CPU Performance Benchmarks: DDR5-4800

To show the performance of DDR5 memory in different configurations, we've opted for a more selective and short-form selection of benchmarks from our test suite. This ranges from tests on application opening, rendering, web, and compression.

All of the tests were run with all of the memory at default (JEDEC) settings, which means DDR5-4800 CL40, regardless of the configuration, e.g, 2x16, 2x32, and 4x16 GB.

Web: Speedometer 2

Our web test for this analysis is Speedometer 2, which is a test over a series of JavaScript frameworks to do three simple things: built a list, enable each item in the list, and remove the list. All the frameworks implement the same visual cues, but obviously apply them from different coding angles.

Our test goes through the list of frameworks, and produces a final score indicative of ‘rpm’, one of the benchmarks internal metrics.

We repeat over the benchmark for a dozen loops, taking the average of the last five.

Speedometer 2.0 Web Test

In Speedometer, the 2Rx8/1PDC DDR5-4800 kit performed best of all out of the Samsung memory, with the 1Rx8/1DPC performing closely behind the 2 x 32 GB kit. The 1Rx8/2PDC (4 x 16 GB) kit from Samsung technically performed the slowest of all, but the performance difference was within a 3% margin of error from top to bottom.

The Micron 2 x 32 GB proved the best out of all the memory we tested, albeit without much difference from the rest of the 2 x 32 GB kits tested.

AIDA64: 6.60: link

AIDA64 Extreme has a hardware detection engine unrivaled in its class. It provides detailed information about installed software and offers diagnostic functions and support for overclocking. As it is monitoring sensors in real-time, it can gather accurate voltage, temperature, and fan speed readings, while its diagnostic functions help detect and prevent hardware issues. It also offers a couple of benchmarks for measuring either the performance of individual hardware components or the whole system. It is compatible with all 32-bit and 64-bit Windows editions, including Windows 11 and Windows Server 2022.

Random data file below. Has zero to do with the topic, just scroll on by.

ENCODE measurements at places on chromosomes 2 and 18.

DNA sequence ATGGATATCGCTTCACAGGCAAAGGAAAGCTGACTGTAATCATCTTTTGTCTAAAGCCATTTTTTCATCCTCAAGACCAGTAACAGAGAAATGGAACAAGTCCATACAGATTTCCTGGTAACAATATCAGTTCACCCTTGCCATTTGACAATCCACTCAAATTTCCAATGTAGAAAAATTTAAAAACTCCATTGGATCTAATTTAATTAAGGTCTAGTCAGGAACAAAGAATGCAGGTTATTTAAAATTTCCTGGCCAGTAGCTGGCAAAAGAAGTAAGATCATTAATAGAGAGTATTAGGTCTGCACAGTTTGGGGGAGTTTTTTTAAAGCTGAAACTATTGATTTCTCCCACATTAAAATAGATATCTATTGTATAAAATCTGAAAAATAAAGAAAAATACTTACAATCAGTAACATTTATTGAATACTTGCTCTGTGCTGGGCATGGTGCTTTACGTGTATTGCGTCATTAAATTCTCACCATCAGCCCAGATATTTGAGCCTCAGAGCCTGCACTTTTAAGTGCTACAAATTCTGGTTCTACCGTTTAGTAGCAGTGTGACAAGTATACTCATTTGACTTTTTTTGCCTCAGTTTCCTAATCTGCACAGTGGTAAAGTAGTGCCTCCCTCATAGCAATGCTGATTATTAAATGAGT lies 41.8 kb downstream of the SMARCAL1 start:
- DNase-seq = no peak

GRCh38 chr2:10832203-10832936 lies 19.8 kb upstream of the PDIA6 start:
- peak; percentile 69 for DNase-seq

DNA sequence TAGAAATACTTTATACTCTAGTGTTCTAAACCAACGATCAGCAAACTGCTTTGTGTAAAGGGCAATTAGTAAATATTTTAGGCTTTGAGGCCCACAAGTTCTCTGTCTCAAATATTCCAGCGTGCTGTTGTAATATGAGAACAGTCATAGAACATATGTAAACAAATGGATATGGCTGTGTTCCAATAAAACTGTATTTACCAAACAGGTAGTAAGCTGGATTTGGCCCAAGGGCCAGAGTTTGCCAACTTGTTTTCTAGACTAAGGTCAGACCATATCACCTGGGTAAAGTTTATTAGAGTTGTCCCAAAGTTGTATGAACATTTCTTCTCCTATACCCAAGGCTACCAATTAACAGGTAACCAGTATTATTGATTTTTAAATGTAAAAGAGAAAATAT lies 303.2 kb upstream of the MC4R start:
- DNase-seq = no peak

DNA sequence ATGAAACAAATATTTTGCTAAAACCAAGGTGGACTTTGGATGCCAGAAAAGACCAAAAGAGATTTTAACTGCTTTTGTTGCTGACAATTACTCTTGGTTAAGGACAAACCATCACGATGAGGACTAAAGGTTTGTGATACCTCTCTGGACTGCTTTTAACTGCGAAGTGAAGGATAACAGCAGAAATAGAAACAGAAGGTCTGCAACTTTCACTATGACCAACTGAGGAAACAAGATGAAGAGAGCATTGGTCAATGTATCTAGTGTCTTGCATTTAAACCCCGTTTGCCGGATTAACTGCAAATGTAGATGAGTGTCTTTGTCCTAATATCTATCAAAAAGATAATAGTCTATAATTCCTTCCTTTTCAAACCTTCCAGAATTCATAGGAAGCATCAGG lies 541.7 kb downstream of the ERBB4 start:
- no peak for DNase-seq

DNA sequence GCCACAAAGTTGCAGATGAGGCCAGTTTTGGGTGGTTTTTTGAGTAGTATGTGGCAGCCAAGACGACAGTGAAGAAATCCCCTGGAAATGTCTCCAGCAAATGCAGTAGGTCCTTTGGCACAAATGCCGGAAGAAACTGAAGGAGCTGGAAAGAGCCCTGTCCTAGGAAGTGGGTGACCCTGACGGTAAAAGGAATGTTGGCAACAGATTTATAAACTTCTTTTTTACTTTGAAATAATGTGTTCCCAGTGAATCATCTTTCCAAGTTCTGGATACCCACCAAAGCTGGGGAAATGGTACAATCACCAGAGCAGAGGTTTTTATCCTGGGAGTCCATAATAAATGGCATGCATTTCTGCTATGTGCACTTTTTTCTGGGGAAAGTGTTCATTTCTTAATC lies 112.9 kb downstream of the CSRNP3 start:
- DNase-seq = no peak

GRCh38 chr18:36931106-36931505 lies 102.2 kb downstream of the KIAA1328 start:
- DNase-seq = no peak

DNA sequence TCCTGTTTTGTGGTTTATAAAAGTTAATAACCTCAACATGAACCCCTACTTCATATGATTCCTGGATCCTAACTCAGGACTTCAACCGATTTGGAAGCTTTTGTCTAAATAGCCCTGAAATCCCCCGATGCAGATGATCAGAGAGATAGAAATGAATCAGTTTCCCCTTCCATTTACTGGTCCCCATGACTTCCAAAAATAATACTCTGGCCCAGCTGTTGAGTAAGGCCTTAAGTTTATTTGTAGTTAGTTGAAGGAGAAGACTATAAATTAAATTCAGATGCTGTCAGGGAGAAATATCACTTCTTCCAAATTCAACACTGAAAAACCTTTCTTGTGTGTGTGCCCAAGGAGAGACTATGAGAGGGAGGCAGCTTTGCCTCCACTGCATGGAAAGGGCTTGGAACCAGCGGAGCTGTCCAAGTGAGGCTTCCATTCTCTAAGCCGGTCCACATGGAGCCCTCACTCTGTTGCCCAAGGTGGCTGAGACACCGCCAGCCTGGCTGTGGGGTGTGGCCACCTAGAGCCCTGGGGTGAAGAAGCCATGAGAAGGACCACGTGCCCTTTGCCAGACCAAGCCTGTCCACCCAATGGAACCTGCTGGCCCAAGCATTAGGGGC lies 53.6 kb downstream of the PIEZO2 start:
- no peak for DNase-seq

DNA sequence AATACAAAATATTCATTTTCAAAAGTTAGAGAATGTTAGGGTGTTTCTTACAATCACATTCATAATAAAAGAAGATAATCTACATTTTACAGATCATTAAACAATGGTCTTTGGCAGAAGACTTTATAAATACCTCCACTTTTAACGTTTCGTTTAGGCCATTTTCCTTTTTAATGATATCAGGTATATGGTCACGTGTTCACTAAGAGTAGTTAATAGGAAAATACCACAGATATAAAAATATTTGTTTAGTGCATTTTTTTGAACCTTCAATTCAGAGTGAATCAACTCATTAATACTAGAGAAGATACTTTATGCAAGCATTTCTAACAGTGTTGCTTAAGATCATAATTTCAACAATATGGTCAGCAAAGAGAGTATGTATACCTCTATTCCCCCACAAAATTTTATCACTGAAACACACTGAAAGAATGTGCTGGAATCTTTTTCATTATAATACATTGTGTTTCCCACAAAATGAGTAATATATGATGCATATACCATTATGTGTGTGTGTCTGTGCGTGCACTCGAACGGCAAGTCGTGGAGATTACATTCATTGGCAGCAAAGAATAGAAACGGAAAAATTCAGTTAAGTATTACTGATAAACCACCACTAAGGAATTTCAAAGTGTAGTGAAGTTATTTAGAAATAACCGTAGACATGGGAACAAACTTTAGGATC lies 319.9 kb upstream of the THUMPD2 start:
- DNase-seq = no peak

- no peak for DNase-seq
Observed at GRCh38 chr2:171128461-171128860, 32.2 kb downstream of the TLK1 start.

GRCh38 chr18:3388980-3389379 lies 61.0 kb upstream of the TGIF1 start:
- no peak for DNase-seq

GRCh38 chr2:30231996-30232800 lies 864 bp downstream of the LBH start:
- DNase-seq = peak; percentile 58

We are using AIDA64 in this instance to gather memory bandwidth data based on read speed, write speed, copy speed, and memory latency.

AIDA DRAM Read Speed

AIDA DRAM Write Speed

AIDA DRAM Copy Speed

AIDA DRAM Latency

Looking at raw memory benchmarks from AIDA64, all of the 2 x 32 GB kits perform competitively against each other. Meanwhile the Samsung 4 x 16 GB experienced drops in performance across the board, with both read bandwidth and write bandwidth being impacted. There's also a notable latency penalty to consider when using four DIMMs (2DPC) versus two DIMMs (1DPC).

The most interesting result here may very well be the Samsung 2 x 16 GB (1Rx8) kit. While it's fully competitive with read speeds, it loses just a little bit of ground on write speeds, and a little more ground on all-out copies. In what's admittedly a memory-focused test, it's a very early indicator that dual ranked DIMMs are the sweet spot in terms of performance, and that losing a rank does incur penalties. All of which is then further exacerbated by going to 2DPC.

WinRAR 5.90: link

Our WinRAR test from 2013 is updated to the latest version of WinRAR at the start of 2014. We compress a set of 2867 files across 320 folders totaling 1.52 GB in size – 95% of these files are small typical website files, and the rest (90% of the size) are small 30-second 720p videos.

WinRAR 5.90 Test, 3477 files, 1.96 GB

Looking at performance in WinRAR, this is where the higher density 2Rx8 memory showed its dominance. The kits with 16 Gb chips in 2Rx8 outperformed the 16 Gb 1Rx8, with the 2 x 16 GB Samsung kit notably outperforming the same memory running with four UDIMMs in a 2DPC configuration.

Rendering - Blender 2.79b: 3D Creation Suite

A high-profile rendering tool, Blender is open-source allowing for massive amounts of configurability, and is used by a number of high-profile animation studios worldwide. The organization recently released a Blender benchmark package, a couple of weeks after we had narrowed our Blender test for our new suite, however their test can take over an hour. For our results, we run one of the sub-tests in that suite through the command line - a standard ‘bmw27’ scene in CPU only mode, and measure the time to complete the render.